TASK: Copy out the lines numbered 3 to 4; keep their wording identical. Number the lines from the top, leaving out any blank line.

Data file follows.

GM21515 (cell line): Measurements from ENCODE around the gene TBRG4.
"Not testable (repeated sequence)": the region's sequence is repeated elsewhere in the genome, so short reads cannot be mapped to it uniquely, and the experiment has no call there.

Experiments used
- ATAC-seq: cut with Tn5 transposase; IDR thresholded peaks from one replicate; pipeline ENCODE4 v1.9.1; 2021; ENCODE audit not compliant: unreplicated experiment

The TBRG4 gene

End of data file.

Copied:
Experiments used
- ATAC-seq: cut with Tn5 transposase; IDR thresholded peaks from one replicate; pipeline ENCODE4 v1.9.1; 2021; ENCODE audit not compliant: unreplicated experiment